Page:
The University of British Columbia has debuted 18 new electric-car charging stations.
The infrastructure project was completed in April but was only recently opened to the general public. It is the result of a partnership between UBC and Plug in BC, an initiative of the provincial government and was based on a report by UBC’s Transportation Infrastructure and Public Space Lab (TIPS), which included demographic considerations, adoption factors, and a planning framework.
The distinction between Facebook and Twitter is getting a bit more blurred. Mark Zuckerberg’s social media company is introducing clickable hashtags on Facebook starting today (June 12).
“Similar to other services like Instagram, Twitter, Tumblr, or Pinterest, hashtags on Facebook allow you to add context to a post or indicate that it is part of a larger discussion,” Greg Lindley, Facebook’s product manager, wrote in a blog post. “When you click on a hashtag in Facebook, you'll see a feed of what other people and Pages are saying about that event or topic.”
On Monday (June 10), Microsoft and Sony announced the pricing of the companies’ respective new entertainment consoles. The Xbox One will be $499 while the PS4 will be $399 (prices in Canadian dollars).
Both hardware manufacturers were less specific on availability. The Xbox One will come in November, while the PS4 is arriving “this holiday”.
The Xbox One comes with a 500 GB hard drive, Blu-ray player, the new Kinect controller, and a Xbox One wireless controller.
Microsoft also announced a new design for the Xbox 360. On stage at the Galen Centre in Los Angeles on Monday morning, Yusuf Mehdi said the new consoles were “smaller, sleeker, quieter than ever”.
Available immediately, the new Xbox 360 comes in three configurations:
The crowds of mostly young males were lined up in downtown New Westminster today for the Vancouver Retro Gaming Expo.
They all wanted to get into the Columbia Theatre, which has been refurbished by New Westminster lawyer Michael Hwang and Lafflines Comedy Club owner Barry Buckland.
Inside, patrons clustered around some very old looking computers playing vintage games dating back to the 1980s.
One of the attractions was Charles Martinet, a California actor who provided the voice for Mario in the Nintendo games.
He took to the stage in the second-floor lounge and provided a bunch of young gamers with a demonstration of how he used his vocal cords to create Mario's trademark sound.Charles Martinet stretches his vocal cords.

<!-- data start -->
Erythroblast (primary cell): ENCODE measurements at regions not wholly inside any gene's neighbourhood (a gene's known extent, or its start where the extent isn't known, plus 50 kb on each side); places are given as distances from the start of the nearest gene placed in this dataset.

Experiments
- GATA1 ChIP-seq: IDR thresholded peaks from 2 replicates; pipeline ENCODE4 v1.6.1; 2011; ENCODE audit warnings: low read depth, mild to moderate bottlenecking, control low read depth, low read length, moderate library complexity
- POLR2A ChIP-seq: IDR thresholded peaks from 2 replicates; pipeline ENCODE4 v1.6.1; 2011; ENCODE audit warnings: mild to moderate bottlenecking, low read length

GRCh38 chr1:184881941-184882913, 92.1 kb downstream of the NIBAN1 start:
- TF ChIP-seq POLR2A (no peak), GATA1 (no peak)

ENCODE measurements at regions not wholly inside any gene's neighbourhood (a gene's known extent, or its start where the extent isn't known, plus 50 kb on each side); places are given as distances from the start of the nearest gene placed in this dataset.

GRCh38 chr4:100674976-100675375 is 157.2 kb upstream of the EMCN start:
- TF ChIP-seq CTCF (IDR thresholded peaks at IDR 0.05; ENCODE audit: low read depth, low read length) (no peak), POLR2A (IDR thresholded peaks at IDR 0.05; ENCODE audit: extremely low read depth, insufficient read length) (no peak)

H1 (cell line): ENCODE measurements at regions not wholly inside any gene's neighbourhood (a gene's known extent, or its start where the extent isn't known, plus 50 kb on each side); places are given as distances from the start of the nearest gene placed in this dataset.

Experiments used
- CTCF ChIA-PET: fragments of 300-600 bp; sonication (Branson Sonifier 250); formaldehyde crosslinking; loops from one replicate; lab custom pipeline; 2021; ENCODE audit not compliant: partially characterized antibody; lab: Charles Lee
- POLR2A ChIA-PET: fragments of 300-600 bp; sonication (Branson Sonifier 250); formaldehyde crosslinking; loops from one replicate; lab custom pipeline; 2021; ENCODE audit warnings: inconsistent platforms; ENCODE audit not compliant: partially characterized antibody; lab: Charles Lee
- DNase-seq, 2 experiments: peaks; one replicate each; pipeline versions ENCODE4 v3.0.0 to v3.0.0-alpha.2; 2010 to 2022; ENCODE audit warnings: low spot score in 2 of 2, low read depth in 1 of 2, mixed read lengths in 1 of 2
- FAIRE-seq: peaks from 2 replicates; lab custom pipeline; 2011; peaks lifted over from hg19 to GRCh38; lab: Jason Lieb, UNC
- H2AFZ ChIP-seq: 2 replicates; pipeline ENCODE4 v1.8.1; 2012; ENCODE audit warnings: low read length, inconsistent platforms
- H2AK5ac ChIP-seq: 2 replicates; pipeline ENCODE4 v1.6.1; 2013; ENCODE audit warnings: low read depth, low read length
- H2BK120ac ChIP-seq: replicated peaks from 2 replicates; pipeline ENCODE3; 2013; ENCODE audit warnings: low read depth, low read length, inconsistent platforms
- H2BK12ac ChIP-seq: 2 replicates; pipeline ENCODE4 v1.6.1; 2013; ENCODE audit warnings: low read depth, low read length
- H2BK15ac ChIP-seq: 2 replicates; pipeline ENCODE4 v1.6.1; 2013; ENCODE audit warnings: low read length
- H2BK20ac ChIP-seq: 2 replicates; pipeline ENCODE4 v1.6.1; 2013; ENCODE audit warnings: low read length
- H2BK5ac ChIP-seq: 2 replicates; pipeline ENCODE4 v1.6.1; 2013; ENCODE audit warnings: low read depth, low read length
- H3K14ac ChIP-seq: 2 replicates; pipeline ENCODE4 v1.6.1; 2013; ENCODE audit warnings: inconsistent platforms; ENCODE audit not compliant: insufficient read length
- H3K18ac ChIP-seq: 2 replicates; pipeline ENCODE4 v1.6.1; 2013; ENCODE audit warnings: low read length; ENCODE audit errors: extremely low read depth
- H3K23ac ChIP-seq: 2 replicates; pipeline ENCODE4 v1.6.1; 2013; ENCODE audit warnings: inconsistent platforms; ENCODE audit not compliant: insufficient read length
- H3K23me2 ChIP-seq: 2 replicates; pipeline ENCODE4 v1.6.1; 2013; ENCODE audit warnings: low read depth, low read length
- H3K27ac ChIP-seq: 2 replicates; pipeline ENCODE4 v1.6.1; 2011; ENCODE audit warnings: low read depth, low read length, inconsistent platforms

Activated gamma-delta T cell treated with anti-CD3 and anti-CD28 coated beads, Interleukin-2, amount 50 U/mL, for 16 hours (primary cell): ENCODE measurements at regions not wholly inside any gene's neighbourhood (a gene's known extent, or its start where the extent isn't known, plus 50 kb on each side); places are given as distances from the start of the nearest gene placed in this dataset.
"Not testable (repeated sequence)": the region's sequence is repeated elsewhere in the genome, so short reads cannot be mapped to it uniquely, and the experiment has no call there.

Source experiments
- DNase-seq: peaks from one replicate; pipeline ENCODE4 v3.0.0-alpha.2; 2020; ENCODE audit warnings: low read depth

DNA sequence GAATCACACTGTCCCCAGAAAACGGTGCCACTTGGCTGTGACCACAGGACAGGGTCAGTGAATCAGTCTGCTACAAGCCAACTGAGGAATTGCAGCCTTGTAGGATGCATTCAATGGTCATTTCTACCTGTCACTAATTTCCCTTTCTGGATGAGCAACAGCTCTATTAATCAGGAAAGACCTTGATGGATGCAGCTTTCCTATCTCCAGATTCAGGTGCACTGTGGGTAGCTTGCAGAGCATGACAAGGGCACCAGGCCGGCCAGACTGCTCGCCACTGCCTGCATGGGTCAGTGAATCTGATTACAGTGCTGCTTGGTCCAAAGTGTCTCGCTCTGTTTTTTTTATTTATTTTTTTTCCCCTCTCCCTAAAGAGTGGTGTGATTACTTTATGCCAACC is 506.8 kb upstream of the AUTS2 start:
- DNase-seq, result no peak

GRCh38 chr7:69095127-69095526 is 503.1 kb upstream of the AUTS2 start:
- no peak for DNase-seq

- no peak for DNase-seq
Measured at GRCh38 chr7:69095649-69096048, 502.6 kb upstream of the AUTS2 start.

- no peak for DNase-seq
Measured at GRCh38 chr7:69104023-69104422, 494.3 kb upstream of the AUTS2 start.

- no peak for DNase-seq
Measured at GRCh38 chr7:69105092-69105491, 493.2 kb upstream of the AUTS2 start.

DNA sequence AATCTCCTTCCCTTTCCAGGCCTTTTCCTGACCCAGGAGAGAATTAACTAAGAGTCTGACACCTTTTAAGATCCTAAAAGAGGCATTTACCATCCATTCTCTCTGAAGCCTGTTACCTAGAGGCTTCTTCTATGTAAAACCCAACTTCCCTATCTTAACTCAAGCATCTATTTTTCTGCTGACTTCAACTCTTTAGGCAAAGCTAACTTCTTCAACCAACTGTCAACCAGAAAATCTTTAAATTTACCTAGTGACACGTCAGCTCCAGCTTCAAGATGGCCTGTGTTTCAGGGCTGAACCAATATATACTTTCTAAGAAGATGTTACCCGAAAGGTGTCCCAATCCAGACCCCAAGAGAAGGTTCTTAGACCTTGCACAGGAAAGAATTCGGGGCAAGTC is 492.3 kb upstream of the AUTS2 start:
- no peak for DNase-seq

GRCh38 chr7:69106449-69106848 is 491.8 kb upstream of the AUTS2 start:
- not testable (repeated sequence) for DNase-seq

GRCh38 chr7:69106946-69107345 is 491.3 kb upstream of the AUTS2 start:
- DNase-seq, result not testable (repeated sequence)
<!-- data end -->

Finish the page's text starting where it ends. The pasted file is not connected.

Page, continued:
Some things are better left buried.
That's a sentiment that will probably resonate with anyone who has played the notorious videogame adaptation of E.T. the Extra-Terrestrial.
Widely considered one of the worst videogames ever created, E.T. was released for the Atari 2600 console in time for Christmas 1982.
It is widely dismissed as a rushed and disappointing attempt to cash in on the success of Steven Spielberg’s blockbuster film.
Critics consider it a weak reflection of the movie, highlighted by perplexing gameplay where the main character is constantly falling into pits.
After the game failed to sell, as legend has it, countless unwanted copies were dumped in a landfill in New Mexico.
Ever wonder what a Metro Vancouver transit police officer eats for lunch? Or what kind of criminals they bust on the SkyTrain? Or how much they get paid?
Well, the chance to grill the Transit Police Service online about who they are and what they do has arrived.
Chief Neil Dubord and Const. Graham Walker—who handles social media duties for the service—are taking part in an AMA event on the popular website Reddit.
Here's Arielle with your Weekly News Update, introducing Our Fair Deal Coalition.
International organizations have banded together to advocate for a fair deal to come out of TPP negotiations. As it stands, proposed copyright provisions in the TPP threaten our access to knowledge and would shut down our internet.
Raise your voice for a fair deal at ourfairdeal.org.
Last year, telecom giant Bell unleashed a new $3.4 billion plan to take control of Astral Media, one of Canada’s largest media companies.
Budding software developers will be vying to impress a panel of Facebook engineers during an upcoming hackathon event in Vancouver.
The overnight programming contest is open to individuals or small teams who will compete to produce the best app for a range of platforms, organizers said.
The winners will be invited to the Facebook Hacker Cup, an annual programming contest held at the social media company’s headquarters in California.
The hackathon is the highlight of CUTC Infect, a daylong undergraduate technology conference taking place at the University of B.C. on Saturday (May 4).
The Cyber Intelligence Sharing and Protection Act (CISPA) passed the U.S. House of Representatives last week, after a last-minute amendment that some have argued will allow for even broader application of the bill. It is now awaiting a vote in the Senate, though the Senators don’t seem to be in any hurry to get to it.